Tavanipupu Private Island Resort, Solomon Islands: The South Pacific's best kept secret

 We're experiencing a Pijin language version of 'Who's on First'. Nudagus is telling us he is not the most important Gus on Tavanipupu Island. "There's another Gus," he says. "The other Gus is the boss so I'm 'Nudagus'. A-nother-Gus." He points to his 'Nudagus' nametag.

Right now Nudagus is more important than the other Gus as Nudagus is the Gus bringing the cocktails. We wonder whether he is called 'Nudagus' at home or what his name would be if the other Gus left the resort. But that way lies madness and we return to gazing at the radiant sunset over the lagoon.

Tavanipupu Private Island Resort is the Solomons' most luxurious destination. Located in Marau Sound in Guadalcanal Province, it's 25 minutes by air from Honiara in an eight-seater Islander aircraft to a grass airfield, followed by a 20 minute boat ride to the resort.

The manicured resort is as stunning in real life as anything you could find in a travel brochure. There are just 11 bungalows of three different classes plus a 'Royal' bungalow and each is free-standing, spacious and quite luxe, certainly by Solomon's standards. All wooden with thatched rooves, vaulted ceilings and 'kastom' (traditional) furnishings and décor – plus shells and flowers – the bungalows reflect the serenity and beauty of the resort. My four-poster king bed is enveloped by a sprawling mosquito net that sways under the ceiling fan, the bathroom is modern and expansive and a porch with a day bed, hammock and lagoon views beckons.

Don't expect Wi-Fi, TV, air-con or drinkable tap water in your room. You won't miss them anyway. Tavanipupu is about the languid lagoon, sultry breezes, scuttling hermit crabs, reef snorkelling with endless visibility and the get-away-from-it-all story of a lifetime. They do have room service though – just bang the drum on your front porch and you'll get Nudagus. (Or Anuda-staffer, but let's not start that again.)

Anuda drum announces that lunch or dinner is served in the open-air dining room next to the bar. The menu mostly consists of fish from the lagoon and their own organic vegies and eggs. The meals we have are excellent and we also enjoy a breakfast on the porch, delivered right on 'Solomon's time' – 45 minutes late. Which couldn't have mattered less. Romantic dinners on the jetty are also popular.

In addition to the sublime snorkelling, you can explore the island by bike or on foot and the tranquil lagoon by kayak or paddle board, although some parts of the lagoon are culturally significant and off-limits to women. All genders can take a sunset cruise, go on the market trip to Marau station on Thursdays or join a fishing expedition ($AU150) to catch your dinner. You can arrange a day on your own sandy cay with a gourmet lunch and there's even a cosy little overwater Spa where you can have a massage while gazing into the water.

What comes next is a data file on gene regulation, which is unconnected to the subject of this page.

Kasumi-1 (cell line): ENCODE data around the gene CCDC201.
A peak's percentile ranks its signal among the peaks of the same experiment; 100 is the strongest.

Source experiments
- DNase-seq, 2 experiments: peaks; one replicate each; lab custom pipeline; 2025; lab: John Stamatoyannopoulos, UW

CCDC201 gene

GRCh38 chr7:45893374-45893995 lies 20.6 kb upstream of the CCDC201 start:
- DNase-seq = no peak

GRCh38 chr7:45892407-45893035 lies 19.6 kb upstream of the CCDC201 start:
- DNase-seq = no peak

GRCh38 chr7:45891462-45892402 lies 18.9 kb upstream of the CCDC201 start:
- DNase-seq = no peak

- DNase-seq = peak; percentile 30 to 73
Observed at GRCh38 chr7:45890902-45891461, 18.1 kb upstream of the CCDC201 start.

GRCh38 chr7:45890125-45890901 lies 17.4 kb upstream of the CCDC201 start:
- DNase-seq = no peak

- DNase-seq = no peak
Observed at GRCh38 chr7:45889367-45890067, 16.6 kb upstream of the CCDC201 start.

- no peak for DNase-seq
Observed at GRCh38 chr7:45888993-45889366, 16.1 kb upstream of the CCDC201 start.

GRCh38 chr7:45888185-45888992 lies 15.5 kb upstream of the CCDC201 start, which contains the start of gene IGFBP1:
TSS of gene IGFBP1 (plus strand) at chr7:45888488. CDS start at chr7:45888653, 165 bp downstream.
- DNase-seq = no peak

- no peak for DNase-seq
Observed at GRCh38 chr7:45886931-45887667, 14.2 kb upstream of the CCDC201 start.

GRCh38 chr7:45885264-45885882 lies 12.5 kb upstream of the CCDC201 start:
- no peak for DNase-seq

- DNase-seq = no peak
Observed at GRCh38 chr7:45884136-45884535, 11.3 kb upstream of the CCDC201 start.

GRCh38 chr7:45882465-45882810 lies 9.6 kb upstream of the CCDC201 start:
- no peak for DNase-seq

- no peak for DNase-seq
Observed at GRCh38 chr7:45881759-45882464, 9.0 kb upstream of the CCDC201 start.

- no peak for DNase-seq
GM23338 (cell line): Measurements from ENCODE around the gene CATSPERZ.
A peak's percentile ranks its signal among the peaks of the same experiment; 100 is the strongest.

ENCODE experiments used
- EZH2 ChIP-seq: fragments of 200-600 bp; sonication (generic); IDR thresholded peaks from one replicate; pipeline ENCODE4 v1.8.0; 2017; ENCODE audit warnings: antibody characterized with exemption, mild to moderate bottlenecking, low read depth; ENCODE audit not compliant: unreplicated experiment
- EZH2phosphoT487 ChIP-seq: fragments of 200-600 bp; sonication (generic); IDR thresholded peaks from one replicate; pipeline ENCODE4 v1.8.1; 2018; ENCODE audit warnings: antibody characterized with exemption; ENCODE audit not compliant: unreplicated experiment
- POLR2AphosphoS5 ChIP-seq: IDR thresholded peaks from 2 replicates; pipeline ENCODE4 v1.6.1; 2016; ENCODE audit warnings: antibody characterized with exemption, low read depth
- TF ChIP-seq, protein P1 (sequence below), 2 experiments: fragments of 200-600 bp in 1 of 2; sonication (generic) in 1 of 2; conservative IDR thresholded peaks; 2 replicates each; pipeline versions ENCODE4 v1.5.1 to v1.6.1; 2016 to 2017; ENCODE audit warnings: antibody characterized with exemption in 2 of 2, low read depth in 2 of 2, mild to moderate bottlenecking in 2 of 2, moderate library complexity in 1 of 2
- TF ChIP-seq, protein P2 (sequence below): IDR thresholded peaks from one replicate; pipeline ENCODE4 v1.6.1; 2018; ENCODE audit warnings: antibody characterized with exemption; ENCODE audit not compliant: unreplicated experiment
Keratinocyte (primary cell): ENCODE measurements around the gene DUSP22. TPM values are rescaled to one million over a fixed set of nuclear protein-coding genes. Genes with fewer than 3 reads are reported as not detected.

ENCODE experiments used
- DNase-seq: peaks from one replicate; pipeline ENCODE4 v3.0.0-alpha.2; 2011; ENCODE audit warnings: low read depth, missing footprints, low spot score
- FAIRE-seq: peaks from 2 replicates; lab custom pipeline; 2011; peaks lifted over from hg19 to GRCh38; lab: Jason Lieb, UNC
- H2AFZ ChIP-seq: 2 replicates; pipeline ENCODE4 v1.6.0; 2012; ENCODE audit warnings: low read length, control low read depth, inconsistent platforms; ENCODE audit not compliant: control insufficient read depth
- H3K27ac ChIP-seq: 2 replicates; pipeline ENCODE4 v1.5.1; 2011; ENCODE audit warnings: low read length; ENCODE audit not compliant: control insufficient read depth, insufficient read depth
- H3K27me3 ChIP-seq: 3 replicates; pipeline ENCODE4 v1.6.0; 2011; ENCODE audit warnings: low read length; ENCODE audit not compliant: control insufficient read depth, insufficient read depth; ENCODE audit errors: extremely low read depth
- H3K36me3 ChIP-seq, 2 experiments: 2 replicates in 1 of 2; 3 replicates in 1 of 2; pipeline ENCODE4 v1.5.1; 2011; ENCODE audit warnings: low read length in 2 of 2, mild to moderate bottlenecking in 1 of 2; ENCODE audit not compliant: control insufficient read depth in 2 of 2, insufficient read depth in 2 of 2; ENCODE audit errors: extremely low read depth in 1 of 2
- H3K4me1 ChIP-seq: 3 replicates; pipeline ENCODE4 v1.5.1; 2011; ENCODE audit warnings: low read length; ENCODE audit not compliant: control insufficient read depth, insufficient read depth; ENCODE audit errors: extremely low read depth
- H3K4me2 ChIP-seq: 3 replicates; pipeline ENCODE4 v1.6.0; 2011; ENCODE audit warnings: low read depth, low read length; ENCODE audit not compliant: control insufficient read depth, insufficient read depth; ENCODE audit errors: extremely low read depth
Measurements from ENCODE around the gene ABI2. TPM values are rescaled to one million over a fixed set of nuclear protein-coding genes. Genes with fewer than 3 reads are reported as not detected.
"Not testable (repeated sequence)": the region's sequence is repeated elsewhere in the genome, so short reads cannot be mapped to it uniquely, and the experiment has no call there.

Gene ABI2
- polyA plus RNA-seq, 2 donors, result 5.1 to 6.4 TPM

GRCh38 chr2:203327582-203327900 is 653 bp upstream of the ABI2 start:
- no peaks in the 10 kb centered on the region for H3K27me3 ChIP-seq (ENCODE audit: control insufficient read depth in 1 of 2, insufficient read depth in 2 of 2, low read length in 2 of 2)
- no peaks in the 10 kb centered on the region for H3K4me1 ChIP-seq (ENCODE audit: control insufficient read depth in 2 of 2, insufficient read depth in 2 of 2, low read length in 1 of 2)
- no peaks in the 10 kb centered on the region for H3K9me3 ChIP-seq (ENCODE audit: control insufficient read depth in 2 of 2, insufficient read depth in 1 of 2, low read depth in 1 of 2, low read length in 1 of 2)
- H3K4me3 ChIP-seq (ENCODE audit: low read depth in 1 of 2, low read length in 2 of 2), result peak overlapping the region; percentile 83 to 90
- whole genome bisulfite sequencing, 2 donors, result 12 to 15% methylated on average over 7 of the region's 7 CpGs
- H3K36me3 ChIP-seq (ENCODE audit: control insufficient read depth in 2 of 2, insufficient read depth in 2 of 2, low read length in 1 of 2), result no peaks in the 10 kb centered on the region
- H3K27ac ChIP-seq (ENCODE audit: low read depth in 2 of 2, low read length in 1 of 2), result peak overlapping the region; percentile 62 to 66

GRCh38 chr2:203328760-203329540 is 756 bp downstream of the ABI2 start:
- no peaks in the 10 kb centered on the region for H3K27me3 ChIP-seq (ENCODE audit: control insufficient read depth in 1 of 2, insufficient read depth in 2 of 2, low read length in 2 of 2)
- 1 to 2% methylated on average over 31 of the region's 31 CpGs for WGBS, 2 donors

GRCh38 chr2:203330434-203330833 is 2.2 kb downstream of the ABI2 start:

Locals claim Tavanipupu is the South Pacific's best kept secret but the secret was blown somewhat when the Duke and Duchess of Cambridge stayed here during their 2012 tour of the Pacific. They tell the tale of the cordon of coconuts laid around the Royals' bungalow by their security detail, who no doubt had a protocol to follow, even though the greatest threat would have been tripping over a coconut. They tell of Prince William's love of the cocktail he ordered, declaring it the "best Pina Colada in the world". And they claim this is where Prince George was conceived. How the Cambridges must have loved the paparazzi-free seclusion.

The Royal connection continues on the adjacent island of Marapa, where Wills and Kate visited the local traditional village. We follow in the Royals' paddle prints and take a dugout canoe on the short, wobbly ride across the channel.

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We receive a triple 'welkam' – women splash in the shallows, girls dance gracefully and men and boys put on an aggressive haka-like display. A palm tree planted by the future king of England now holds pride of place in the centre of the village. The villagers display their cooking, carving and construction skills with joyous, bright smiles and as we leave, they farewell us with laughter and waves while the youngsters show off with somersaults from the jetty. Visits here or to other villages can be arranged at Tavanipupu.

This may not be the easiest resort to reach but the experience is transcendent and you'll be able to drop the name Tavanipupu into conversations. Just pray they haven't hired a third Gus.

TRIP NOTES

MORE INFORMATION

www.tavanipupu.com

www.visitsolomons.com.sb

GETTING THERE

Solomon Airlines flies direct from Sydney and Brisbane to Honiara with connections to Marau airstrip. See www.flysolomons.com; Phone 1300 894 311.

If you have a night or two in Honiara, stay at the Heritage Park Hotel. See www.heritageparkhotel.com.sb; www.mysolomons.com.au

 STAYING THERE

Rates from $A200 (Island) - $300 (Royal) per bungalow per night. Transfers to and from the local airfield are included. Meal packages – essential unless you plan to survive on coconuts, crabs and fish you catch yourself – include full breakfast, a two-course lunch and a three-course dinner are available for $A85 per person per day.

 Mal Chenu travelled as a guest of Solomon Islands Visitor Bureau and Solomon Airlines. 

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